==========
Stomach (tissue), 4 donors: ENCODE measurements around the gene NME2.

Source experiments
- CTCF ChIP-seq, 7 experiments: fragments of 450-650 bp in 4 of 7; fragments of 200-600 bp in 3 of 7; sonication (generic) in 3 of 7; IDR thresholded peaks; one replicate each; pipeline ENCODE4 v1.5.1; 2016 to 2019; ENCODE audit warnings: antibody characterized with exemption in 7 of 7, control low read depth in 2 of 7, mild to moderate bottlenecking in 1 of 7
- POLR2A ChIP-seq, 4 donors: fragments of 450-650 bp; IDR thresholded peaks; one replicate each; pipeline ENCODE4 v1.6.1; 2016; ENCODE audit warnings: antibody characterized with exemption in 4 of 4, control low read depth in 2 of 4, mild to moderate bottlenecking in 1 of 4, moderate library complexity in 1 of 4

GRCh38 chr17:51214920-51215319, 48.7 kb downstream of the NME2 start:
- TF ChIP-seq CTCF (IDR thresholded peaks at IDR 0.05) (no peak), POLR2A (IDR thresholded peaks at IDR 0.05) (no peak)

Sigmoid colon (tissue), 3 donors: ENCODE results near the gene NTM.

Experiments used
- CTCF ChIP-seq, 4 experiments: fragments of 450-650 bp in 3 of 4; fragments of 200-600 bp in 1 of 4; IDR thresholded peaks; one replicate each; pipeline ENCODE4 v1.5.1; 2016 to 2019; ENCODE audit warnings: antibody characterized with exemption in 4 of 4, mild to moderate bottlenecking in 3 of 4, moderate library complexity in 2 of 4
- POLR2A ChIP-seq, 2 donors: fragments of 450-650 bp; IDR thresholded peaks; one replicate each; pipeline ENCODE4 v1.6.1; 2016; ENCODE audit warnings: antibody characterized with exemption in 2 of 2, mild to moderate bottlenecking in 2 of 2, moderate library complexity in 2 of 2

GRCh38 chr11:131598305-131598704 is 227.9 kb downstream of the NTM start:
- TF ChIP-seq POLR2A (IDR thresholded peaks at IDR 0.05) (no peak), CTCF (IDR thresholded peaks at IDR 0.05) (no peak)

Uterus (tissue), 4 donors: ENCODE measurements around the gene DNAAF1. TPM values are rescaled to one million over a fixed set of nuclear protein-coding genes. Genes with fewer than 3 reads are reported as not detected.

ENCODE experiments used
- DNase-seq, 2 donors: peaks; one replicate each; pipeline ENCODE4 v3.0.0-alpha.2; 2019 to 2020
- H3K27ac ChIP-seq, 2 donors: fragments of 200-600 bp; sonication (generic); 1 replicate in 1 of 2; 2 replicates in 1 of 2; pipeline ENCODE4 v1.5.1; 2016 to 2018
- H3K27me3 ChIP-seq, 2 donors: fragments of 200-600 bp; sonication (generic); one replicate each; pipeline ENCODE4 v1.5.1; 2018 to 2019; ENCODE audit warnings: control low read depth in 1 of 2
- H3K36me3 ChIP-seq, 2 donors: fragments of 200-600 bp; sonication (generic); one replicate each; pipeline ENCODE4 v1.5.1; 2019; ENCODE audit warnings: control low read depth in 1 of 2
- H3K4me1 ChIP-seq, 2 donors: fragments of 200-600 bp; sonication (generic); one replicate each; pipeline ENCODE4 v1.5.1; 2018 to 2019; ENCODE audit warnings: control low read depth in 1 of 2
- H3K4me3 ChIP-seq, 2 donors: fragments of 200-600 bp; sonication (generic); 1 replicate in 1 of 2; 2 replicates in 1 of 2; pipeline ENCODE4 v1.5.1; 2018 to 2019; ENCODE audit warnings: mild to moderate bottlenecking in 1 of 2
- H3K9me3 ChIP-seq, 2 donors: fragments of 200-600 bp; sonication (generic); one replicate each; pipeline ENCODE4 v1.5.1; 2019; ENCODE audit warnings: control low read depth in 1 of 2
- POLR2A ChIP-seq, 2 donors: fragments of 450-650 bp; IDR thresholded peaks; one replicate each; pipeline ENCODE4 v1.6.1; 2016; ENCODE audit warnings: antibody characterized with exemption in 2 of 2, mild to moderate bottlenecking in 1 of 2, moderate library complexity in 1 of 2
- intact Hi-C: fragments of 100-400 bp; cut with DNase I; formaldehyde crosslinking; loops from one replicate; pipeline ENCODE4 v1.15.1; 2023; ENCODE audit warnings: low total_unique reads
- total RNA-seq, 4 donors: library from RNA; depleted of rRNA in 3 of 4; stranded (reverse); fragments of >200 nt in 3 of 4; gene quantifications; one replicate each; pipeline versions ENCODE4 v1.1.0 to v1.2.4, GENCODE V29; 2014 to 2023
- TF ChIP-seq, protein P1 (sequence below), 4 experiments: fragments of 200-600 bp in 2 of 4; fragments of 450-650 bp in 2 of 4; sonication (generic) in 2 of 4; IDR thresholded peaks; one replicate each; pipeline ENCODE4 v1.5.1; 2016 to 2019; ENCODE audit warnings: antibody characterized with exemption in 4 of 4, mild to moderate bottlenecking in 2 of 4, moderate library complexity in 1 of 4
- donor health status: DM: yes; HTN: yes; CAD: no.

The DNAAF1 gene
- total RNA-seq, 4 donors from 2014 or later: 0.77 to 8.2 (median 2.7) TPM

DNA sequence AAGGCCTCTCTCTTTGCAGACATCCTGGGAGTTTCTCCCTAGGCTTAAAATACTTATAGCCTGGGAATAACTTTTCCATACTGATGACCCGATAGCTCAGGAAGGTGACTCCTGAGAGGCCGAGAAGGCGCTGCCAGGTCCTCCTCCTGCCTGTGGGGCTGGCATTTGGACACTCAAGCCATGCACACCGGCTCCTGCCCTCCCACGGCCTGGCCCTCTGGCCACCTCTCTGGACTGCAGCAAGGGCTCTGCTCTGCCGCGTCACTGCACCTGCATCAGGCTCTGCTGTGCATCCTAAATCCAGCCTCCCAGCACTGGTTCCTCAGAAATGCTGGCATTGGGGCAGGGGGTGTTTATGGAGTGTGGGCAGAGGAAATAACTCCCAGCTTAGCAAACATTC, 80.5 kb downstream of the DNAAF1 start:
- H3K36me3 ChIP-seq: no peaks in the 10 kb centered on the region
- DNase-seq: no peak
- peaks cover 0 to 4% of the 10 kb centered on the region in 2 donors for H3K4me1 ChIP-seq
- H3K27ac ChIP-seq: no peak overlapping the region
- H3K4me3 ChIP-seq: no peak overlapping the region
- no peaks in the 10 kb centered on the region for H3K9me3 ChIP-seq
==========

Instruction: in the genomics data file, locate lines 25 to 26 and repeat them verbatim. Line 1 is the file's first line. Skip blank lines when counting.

- TF ChIP-seq, protein P1 (sequence below), 4 experiments: fragments of 200-600 bp in 2 of 4; fragments of 450-650 bp in 2 of 4; sonication (generic) in 2 of 4; IDR thresholded peaks; one replicate each; pipeline ENCODE4 v1.5.1; 2016 to 2019; ENCODE audit warnings: antibody characterized with exemption in 4 of 4, mild to moderate bottlenecking in 2 of 4, moderate library complexity in 1 of 4
- donor health status: DM: yes; HTN: yes; CAD: no.